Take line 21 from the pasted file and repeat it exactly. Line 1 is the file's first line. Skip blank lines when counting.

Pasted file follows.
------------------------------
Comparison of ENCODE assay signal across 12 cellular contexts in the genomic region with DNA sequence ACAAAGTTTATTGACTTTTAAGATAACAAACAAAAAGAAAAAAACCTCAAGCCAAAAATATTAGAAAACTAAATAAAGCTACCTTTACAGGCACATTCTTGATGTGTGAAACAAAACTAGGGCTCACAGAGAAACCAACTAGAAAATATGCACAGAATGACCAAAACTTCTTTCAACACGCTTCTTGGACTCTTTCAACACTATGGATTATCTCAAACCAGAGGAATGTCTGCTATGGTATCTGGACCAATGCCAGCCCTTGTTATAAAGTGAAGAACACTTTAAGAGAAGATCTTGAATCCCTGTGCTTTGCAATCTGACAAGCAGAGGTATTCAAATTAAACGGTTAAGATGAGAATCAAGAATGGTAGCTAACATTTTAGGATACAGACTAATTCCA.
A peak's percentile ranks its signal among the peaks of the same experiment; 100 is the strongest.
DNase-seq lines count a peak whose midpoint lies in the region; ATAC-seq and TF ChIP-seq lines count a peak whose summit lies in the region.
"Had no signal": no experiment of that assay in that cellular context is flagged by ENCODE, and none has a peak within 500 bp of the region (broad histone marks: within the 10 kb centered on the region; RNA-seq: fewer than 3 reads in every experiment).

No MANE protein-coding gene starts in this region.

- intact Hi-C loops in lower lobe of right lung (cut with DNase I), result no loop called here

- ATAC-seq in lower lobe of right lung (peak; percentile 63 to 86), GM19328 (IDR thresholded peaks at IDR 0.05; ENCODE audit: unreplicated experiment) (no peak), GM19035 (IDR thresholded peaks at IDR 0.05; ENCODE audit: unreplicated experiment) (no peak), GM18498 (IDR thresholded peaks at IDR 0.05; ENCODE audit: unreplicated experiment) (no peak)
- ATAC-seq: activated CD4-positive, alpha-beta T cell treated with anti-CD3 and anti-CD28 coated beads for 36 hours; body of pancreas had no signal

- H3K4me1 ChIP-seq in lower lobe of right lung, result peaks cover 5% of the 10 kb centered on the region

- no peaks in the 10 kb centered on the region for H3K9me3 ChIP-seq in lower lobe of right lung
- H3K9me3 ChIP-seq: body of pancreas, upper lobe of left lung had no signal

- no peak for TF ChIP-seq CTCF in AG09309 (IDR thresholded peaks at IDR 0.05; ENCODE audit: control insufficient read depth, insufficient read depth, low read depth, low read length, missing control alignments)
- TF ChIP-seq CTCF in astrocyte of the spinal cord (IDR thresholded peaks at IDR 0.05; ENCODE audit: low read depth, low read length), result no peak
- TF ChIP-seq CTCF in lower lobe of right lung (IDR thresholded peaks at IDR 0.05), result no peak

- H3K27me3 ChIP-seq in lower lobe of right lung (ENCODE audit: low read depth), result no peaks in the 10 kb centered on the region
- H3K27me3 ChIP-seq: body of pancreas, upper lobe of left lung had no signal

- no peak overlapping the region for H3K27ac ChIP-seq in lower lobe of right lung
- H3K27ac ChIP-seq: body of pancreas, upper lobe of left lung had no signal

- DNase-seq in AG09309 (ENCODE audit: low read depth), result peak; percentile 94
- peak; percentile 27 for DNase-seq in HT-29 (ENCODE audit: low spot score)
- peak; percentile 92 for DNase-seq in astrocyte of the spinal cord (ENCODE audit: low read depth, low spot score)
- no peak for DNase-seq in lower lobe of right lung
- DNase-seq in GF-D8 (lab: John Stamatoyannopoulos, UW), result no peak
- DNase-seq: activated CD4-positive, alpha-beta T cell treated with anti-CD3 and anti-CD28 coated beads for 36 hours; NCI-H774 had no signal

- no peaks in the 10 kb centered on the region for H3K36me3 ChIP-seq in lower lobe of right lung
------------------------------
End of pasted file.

- peak; percentile 92 for DNase-seq in astrocyte of the spinal cord (ENCODE audit: low read depth, low spot score)